Review: A Spoiler-Free Christmas Documentary, Dear Santa Is Full of the Holiday Spirit We All Need Right Now

Often the lone voice of reason amidst the government’s confused and insufficient response to the pandemic, Dr. Anthony Fauci (director of the National Institute of Allergy and Infectious Diseases) recently made the entirely wholesome and delightfully gracious proclamation that Santa Claus himself has an innate immunity to COVID-19 and will be able to fulfill his holiday duties this year as planned. In a year where so much is uncertain and parents everywhere have had to figure out how to explain a global pandemic to their children, it’s a small kindness that will make Christmas in households across the country just a bit closer to normal this year. And at a time when we could all use that bit of extra cheer, a film like Dear Santa delivers a dose of serotonin that might just put you in the Christmas spirit after all.

Dear Santa
Image courtesy of IFC Films

Written and directed by Dana Nachman (who also made 2018’s feel-good Pick of the Litter about puppies on their journey to becoming guide dogs), Dear Santa marries the childlike wonder of Christmas with the spirit of charity that this time of year brings out in anyone but the grinchiest among us. The film centers on Operation Santa, the program run by the USPS to match letters to Santa with “elves” who can make a kid’s (or family’s) wish come true on Christmas morning. The natural recipient of thousands of letters mailed to Santa every year, the USPS started Operation Santa in 1912 in order to respond to the many, many requests they received from children and families in need of a little extra support during the holidays. Over a hundred years later, the program now digitizes letters, matches children with “elves” across the country and makes it possible for Santa to visit every household who believes.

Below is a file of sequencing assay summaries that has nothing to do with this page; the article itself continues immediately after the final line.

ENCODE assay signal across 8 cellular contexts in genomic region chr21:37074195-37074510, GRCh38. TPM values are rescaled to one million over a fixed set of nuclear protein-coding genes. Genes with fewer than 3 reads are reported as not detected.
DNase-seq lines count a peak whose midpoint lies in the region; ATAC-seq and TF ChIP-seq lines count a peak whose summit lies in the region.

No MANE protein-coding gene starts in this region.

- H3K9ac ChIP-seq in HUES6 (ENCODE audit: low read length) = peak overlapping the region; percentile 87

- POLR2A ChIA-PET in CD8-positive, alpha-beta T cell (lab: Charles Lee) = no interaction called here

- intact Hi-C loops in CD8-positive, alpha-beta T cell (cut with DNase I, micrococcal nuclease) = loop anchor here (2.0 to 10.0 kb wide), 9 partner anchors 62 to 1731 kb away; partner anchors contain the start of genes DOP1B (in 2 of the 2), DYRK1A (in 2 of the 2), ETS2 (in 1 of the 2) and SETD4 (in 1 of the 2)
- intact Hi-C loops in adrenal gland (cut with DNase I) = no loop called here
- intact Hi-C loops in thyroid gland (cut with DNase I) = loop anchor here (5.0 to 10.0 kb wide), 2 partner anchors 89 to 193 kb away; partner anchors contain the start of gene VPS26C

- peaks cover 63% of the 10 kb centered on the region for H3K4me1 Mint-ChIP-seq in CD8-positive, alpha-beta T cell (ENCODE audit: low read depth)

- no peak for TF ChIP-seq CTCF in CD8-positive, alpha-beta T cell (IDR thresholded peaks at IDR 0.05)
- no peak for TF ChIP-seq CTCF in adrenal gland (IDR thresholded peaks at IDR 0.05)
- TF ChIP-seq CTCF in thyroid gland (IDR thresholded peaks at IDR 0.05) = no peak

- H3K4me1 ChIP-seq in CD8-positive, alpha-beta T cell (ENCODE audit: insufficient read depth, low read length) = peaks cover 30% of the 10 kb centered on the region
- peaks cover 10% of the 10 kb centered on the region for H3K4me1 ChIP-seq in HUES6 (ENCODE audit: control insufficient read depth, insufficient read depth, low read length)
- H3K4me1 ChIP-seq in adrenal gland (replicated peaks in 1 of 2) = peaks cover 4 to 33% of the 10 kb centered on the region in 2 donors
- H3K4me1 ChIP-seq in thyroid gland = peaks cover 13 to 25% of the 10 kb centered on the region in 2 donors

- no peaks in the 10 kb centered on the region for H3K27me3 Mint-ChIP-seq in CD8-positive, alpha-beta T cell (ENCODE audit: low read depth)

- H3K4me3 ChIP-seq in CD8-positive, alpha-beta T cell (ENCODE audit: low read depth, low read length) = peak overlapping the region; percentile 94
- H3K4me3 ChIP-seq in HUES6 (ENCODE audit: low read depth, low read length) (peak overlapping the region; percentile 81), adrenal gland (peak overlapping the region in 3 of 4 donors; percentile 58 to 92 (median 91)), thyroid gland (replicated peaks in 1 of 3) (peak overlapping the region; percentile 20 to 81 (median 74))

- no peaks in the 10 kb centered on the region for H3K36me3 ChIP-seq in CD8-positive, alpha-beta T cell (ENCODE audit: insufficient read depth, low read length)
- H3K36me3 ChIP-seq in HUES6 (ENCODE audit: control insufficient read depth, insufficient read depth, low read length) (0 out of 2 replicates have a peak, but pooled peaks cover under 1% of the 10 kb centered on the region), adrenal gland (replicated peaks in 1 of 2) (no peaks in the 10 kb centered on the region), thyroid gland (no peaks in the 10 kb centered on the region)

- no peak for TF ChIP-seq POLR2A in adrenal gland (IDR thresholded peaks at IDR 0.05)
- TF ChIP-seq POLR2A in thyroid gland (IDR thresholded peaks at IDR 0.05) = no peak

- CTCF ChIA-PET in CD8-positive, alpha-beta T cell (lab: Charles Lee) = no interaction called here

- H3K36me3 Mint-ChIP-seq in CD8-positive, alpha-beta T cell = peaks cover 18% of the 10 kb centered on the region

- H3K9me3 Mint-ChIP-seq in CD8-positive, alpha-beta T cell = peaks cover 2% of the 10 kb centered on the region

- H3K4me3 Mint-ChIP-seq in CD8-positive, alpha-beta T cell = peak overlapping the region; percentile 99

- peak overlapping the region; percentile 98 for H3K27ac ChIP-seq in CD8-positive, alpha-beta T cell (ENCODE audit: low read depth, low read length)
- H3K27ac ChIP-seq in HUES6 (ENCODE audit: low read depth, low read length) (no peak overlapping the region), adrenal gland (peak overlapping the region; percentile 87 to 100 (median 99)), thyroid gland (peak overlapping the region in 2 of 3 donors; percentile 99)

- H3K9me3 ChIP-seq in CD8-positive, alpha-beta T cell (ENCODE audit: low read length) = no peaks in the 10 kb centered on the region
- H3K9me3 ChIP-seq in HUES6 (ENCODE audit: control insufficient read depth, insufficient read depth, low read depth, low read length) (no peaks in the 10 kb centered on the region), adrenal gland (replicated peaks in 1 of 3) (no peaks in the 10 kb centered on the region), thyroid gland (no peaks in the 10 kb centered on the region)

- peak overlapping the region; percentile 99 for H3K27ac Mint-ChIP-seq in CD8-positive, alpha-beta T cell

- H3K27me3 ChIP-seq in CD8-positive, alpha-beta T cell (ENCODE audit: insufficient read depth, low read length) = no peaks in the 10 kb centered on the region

Nachman recounts the history of the program through a series of informative (and festive) slides interspersed throughout the film, and it’s all a welcome introduction to a program worthy of attention. But what makes the film a true testament to the strength of the human spirit and our ability—our need—to look out for each other is its focus on the everyday postal workers, community members and individuals who make Operation Santa happen, the generous souls who organize letter adoption drives and fundraisers for gift shopping. There’s Janice, Chicago’s “lead elf” who oversees the city’s Operation Santa program in her elf costume (complete with jingle bells and jester hat) with so much Christmas spirit it practically radiates off her. There’s Damion, an elf in New York (with a back story that’ll break your heart) who organizes letter writing for community kids then galvanizes his networks to donate to the cause and adopt their wishes. From families who create a make-shift Santa’s workshop in their basement to organize piles of gifts for dozens of recipients to the animal-loving couple in Michigan who make one very special wish come true for one very sweet boy, it’s almost too much sweetness for one heart to handle.

A cynic would make the case that something is fundamentally broken in our society when a charitable program like Operation Santa needs to exist at all, that new mothers seeking to furnish their apartments shouldn’t have to rely on the kindness of strangers to fulfill their basic needs. And you know, they’re not wrong. It shouldn’t be this way. But in the absence of a systemic change from the bottom up, programs like Operation Santa—and the generous people who make them possible—are often a welcome source of support for neighbors who need it. And in Dear Santa, a spoiler-free, warm-hearted, deeply touching film about the goodness we’re all capable of, the holiday cheer extends far beyond the screen to life spirits in desperate need of a pick-me-up.

Now if you’ll excuse me, there’s still time to adopt a letter and I, for one, plan to do just that.

Dear Santa is now available on VOD.

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Lisa Trifone
Lisa Trifone